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Bangladesh's battle

December 15, 2009

In Bangladesh, natural catastrophes cause innumerable deaths every year. Tropical storms and heavy floods destroy the belongings of many. Having lost everything, people are forced to rebuild their lives from scratch.

injured boy with collapsed house in background
This boy was injured when cyclone Sidr hit Bangladesh in 2007Image: AP

The riverbed is almost dry at low tide on the Jamuna, one of Bangladesh's largest rivers. Where there is usually a mighty stream, the Jamuna is only a knee-deep rivulet. The local farmers take advantage of the dry season to plant their crops. It is three or four months before the harvest, and it is also three or four months before the monsoon season. Once it starts to rain, the river rises until it obliterates the opposite riverbank.

That is when the nightmare begins for Jamila and Surfan Begum, who are among the 600,000 Bangladeshis living on wet land islands or river bars formed from a build-up of sediment in the river.

A woman wades through a flooded street to collect food
People have to wade through flooded streets to collect foodImage: AP

"I was absolutely terrified," said Jamila, a resolute woman in her mid-thirties who comes from near the Gaibandha district. "The water just kept on rising. I didn't know what to do, where I should run to."

Surfan, like Jamila, lost everything in the 2007 flooding. Her harvest was destroyed and her livestock washed away.

"My hens and goats, even my dog - the river took everything," Surfan said. "We have nothing left. How are we supposed to survive?"

Floods not the only threat

There is a local proverb, which says: People don't die in the floods. They die when there are no floods.

Bangladesh's rural community relies on a degree of "normal" flooding to bring in moisture and fresh sediment. They have also adapted their lifestyle to live with river flooding: frequently moving their temporary bank side homes, planting on newly emerging riverbanks and sometimes raising their houses above river level. Two of their rice varieties cannot survive without flood water.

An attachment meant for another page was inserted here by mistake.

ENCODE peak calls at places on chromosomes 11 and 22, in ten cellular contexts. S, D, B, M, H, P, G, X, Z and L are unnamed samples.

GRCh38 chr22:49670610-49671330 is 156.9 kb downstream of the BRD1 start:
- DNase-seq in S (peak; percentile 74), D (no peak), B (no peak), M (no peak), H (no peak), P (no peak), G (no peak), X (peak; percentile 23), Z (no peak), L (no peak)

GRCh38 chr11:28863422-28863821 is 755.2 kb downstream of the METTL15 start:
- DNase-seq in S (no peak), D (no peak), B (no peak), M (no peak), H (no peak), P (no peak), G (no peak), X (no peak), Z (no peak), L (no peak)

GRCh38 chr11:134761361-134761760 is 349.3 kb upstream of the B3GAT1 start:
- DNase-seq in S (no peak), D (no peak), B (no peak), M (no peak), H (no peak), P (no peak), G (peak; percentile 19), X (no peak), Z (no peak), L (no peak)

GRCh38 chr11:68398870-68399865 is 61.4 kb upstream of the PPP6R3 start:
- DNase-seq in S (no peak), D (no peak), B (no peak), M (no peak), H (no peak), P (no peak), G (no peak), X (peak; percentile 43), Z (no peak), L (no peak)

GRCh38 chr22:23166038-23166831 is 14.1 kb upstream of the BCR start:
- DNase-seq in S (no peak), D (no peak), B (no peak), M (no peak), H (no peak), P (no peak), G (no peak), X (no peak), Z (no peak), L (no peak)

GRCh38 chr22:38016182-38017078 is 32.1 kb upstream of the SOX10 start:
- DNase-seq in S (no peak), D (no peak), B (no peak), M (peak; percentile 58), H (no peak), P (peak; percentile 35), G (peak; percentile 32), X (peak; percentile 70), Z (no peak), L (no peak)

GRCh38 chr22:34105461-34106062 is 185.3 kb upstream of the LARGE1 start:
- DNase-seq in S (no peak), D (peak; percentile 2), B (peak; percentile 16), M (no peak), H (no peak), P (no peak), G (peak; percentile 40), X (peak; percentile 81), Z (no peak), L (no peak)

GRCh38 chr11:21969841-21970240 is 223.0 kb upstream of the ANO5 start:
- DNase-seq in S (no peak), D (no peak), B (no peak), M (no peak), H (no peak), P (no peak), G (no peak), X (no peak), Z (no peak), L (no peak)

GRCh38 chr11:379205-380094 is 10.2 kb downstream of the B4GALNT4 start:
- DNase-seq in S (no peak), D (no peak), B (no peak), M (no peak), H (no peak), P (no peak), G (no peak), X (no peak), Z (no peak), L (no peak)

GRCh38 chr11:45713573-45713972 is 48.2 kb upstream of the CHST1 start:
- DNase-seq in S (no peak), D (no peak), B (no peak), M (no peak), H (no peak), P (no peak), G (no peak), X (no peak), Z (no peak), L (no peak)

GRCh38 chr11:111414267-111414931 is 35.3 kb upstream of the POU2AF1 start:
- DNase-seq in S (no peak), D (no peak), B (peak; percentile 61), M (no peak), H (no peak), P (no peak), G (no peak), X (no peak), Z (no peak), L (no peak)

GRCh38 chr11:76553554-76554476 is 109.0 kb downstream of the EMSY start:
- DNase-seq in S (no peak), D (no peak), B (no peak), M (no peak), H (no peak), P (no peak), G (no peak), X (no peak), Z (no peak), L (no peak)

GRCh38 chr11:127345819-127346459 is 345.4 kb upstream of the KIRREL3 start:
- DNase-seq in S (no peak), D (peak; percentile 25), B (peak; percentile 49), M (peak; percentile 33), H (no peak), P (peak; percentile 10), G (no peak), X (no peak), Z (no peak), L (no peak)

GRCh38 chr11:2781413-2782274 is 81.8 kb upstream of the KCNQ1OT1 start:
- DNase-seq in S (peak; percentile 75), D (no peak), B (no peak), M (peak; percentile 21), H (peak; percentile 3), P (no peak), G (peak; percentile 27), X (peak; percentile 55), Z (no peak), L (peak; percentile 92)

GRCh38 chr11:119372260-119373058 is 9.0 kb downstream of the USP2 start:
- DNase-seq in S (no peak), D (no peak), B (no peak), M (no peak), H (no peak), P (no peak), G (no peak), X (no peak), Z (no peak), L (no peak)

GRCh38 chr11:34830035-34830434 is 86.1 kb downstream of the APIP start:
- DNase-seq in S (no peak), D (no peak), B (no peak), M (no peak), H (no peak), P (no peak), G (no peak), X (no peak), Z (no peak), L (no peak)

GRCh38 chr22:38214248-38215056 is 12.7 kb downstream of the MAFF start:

A family prepares food inside their damaged house
Some families take refuge inside their damaged housesImage: AP

But recently, the Jamuna has been flooding more frequently and more severely. The people here, though, are only equipped to deal with one flood a year.

"This year, the water came twice," said local fisherman Abu Taleb. "The people here didn't have a chance to cultivate anything."

The result of abnormal flooding is devastating. The areas worst hit already belong to some of the poorest in Bangladesh. Each time a natural catastrophe hits, they just get poorer.

Small steps against the catastrophe

Around half of Bangladesh's population suffers from severe malnutrition.

homeless in bangladesh
Cyclone Sidr made thousands homelessImage: DW

"It's a catch 22," said Habibur Rahman Chowdhury from the German aid agency Net. "Every time there is a natural catastrophe and people have to rebuild their lives from scratch, every time they have to start all over again, so the poverty levels in the area worsen. The people don't have anything left to fight the floods with."

Net helps the flood victims using simple responses. For one, they build up the islands higher, at least as high as the most recent flood water levels.

Is climate change to blame?

Chowdhury is convinced that climate change is directly affecting Bangladesh. The melting glaciers in the Himalayas, the more severe and frequent monsoon rains and rising sea-levels are all causing his homeland more and more damage.

A homeless family tries to build a temporary hut with coconut leaves
A homeless family tries to build a temporary hut with coconut leavesImage: AP

The coast is being affected, as well. Tropical storms and cyclones are increasing in number and strength. Many parts of Bangladesh are only just above sea level, so most areas offer no natural protection against meter-high tidal waves and winds of up to 300 km per hour.

Akteruzzaman Khan carries the heavy memory of the cyclone of 1991. It cost more than 140,000 people their lives. The young man from the south-eastern island of Dolghata lost 26 members of his family. A quarter of the islanders were killed. Not one house was left unscathed, only a few palm trees remained untouched.

"Perhaps mother nature is out of kilter," he said. "Lately we have been getting three to four cyclone warnings a year."

Author: Peter Koppen
Editor: Sabina Casagrande

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